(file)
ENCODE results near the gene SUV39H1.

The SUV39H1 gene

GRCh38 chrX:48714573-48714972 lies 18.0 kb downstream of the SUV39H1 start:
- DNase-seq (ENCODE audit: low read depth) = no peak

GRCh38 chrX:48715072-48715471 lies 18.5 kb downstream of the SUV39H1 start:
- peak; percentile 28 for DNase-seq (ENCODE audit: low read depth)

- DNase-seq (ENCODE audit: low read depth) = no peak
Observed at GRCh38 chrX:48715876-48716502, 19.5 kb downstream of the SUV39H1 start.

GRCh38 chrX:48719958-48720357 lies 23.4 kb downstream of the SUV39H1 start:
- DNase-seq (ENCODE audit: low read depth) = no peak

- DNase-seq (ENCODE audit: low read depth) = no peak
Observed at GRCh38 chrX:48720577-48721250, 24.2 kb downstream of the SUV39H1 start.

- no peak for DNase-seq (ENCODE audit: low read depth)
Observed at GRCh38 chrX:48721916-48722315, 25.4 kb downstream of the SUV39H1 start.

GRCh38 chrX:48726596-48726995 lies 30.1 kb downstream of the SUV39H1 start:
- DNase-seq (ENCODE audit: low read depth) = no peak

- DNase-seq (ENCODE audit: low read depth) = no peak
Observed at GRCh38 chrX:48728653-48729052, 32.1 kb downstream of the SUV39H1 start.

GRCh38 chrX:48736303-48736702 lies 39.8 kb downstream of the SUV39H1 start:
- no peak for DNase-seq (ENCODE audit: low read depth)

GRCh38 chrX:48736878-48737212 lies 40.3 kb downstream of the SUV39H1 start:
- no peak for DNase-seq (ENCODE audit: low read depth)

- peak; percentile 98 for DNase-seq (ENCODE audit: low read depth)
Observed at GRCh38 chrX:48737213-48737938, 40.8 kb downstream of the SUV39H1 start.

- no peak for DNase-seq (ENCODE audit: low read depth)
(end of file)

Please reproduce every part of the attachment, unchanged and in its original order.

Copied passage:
ENCODE results near the gene SUV39H1.

The SUV39H1 gene

GRCh38 chrX:48714573-48714972 lies 18.0 kb downstream of the SUV39H1 start:
- DNase-seq (ENCODE audit: low read depth) = no peak

GRCh38 chrX:48715072-48715471 lies 18.5 kb downstream of the SUV39H1 start:
- peak; percentile 28 for DNase-seq (ENCODE audit: low read depth)

- DNase-seq (ENCODE audit: low read depth) = no peak
Observed at GRCh38 chrX:48715876-48716502, 19.5 kb downstream of the SUV39H1 start.

GRCh38 chrX:48719958-48720357 lies 23.4 kb downstream of the SUV39H1 start:
- DNase-seq (ENCODE audit: low read depth) = no peak

- DNase-seq (ENCODE audit: low read depth) = no peak
Observed at GRCh38 chrX:48720577-48721250, 24.2 kb downstream of the SUV39H1 start.

- no peak for DNase-seq (ENCODE audit: low read depth)
Observed at GRCh38 chrX:48721916-48722315, 25.4 kb downstream of the SUV39H1 start.

GRCh38 chrX:48726596-48726995 lies 30.1 kb downstream of the SUV39H1 start:
- DNase-seq (ENCODE audit: low read depth) = no peak

- DNase-seq (ENCODE audit: low read depth) = no peak
Observed at GRCh38 chrX:48728653-48729052, 32.1 kb downstream of the SUV39H1 start.

GRCh38 chrX:48736303-48736702 lies 39.8 kb downstream of the SUV39H1 start:
- no peak for DNase-seq (ENCODE audit: low read depth)

GRCh38 chrX:48736878-48737212 lies 40.3 kb downstream of the SUV39H1 start:
- no peak for DNase-seq (ENCODE audit: low read depth)

- peak; percentile 98 for DNase-seq (ENCODE audit: low read depth)
Observed at GRCh38 chrX:48737213-48737938, 40.8 kb downstream of the SUV39H1 start.

- no peak for DNase-seq (ENCODE audit: low read depth)